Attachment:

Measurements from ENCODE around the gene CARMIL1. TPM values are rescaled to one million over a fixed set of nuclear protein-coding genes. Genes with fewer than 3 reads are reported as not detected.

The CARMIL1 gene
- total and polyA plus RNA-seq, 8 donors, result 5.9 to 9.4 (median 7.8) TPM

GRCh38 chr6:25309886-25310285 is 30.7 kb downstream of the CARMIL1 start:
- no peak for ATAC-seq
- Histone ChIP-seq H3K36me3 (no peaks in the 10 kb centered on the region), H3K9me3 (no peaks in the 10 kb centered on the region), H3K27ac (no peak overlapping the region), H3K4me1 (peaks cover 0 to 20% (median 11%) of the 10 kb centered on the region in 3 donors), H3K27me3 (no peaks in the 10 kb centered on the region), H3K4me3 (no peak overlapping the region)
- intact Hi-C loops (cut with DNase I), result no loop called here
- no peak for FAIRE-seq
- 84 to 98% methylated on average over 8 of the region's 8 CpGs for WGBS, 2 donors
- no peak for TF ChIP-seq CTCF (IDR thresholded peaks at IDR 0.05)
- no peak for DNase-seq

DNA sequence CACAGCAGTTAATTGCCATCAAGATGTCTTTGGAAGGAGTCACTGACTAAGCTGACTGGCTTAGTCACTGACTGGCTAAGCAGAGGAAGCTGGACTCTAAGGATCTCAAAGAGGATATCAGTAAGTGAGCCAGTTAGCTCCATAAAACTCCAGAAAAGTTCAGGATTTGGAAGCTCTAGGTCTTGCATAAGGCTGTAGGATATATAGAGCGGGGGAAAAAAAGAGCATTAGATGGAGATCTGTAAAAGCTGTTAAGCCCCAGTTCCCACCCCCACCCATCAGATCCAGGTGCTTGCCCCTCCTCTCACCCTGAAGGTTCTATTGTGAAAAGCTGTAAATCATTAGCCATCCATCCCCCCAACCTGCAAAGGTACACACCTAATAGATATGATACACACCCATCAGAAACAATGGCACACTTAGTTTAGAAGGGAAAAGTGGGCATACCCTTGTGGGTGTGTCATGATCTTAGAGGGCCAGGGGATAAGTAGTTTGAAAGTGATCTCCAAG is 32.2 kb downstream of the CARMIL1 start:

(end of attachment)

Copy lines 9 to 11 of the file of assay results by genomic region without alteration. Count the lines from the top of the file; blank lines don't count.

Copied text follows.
- 84 to 98% methylated on average over 8 of the region's 8 CpGs for WGBS, 2 donors
- no peak for TF ChIP-seq CTCF (IDR thresholded peaks at IDR 0.05)
- no peak for DNase-seq